Pandeli & the Castle
The east coast of the island comes into view from the road, high above Bromolithos Bay: contrary to its name, which is redolent of chemistry and translates as ‘dirty or smelling rock’, this is a clean shingle bay, backed by steep wooded slopes. At its southern end is the cove of Tourkopigada (‘Turkish well’)—quieter, steeper, pine-clad and only accessible by foot. These two bays are the southern extension of the village and bay of Pandeli, a mass of white, flat-roofed houses which faces south below the castle, from an attractive shore, lined with fish-tavernas. On the ridge to the north are several windmills: six more, immaculately restored, line the road which leads from be hind Pandeli up to the castle.
The impressively-sited castle of Pandeli (open Wed, Sat & Sun 8–1, 3–7), which was substantially repaired after damage incurred during the Second World War, is the principal mediaeval monument on Leros, occupying the island’s most panoramic site which was once the acropolis of the ancient settlement of Leros from which a few vestigial pieces of masonry have been incorporated into the fortifications. It is a massive complex consisting of three successive enclosures: the inner two, originally of 10th or 11th century Byzantine construction, were later strengthened in the 14th century; the third, much larger, outer enclosure was built in the early 14th century by the Knights of St John. This was the northernmost strong hold of their territory. When Cristoforo Buondelmonti, the Florentine traveller and antiquarian, came to Leros in c. 1417, he observed that the population of the area retired within the castle’s walls at night for protection. The Knights’ presence here was by no means always welcome; in 1319 their garrison was killed by the islanders, who wished to return under the protection of Byzantium: it was forcibly re-taken by the Knights the same year. Although mentioned in late 11th century deeds of donation from the Emperor in Constantinople to Hosios Christodoulos, the founder of the monastery of St John on Patmos, the castle’s structures today are mostly those of the 14th century, and contemporary with Pera Kastro on Kalymnos.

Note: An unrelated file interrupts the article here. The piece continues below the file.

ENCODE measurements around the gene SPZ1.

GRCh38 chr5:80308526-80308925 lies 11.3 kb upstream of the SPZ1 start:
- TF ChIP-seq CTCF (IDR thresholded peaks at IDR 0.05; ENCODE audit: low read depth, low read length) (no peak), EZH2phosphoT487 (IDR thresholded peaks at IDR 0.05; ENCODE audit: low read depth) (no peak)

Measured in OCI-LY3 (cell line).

Entrance of the enclosure is by a small gate protected by the massive projecting southwest bastion. The path leads up to the church of the Panaghia tou Kastrou, whose plain design derives from the fact that it was originally an armoury, adapted in the 17th century into a church (by the addition of an apse and a loggia on two sides), so as to house a miraculous icon. Some Byzantine fragments of templon screen and of an ambo are incorporated into its fabric: the interior is dominated by the fine carved iconostasis and the unusual pulpit. Attached to the church is a small and well-displayed Ecclesiastical Museum, containing liturgical vestments and items, and a number of 18th and 19th century icons of quality.
To the south is the gateway into the inner fortifications, leading through a tunnel with finely constructed barrel-vaulting overhead and the original paving under foot; rooms, some vaulted, one of which was formerly used as a chapel, lead off to the side. The passage emerges into a confined space between the two oldest enceintes which constituted what was the entirety of the original Byzantine fortress. A number of modifications were made to this by the Knights, such as the unusual projecting corridor from the northeast corner, added to protect the north side of their new, outer enclosure-walls, and the postern-gate low down in its northeast corner.
Leros Island is part of the Dodecanese Island Group, Greece.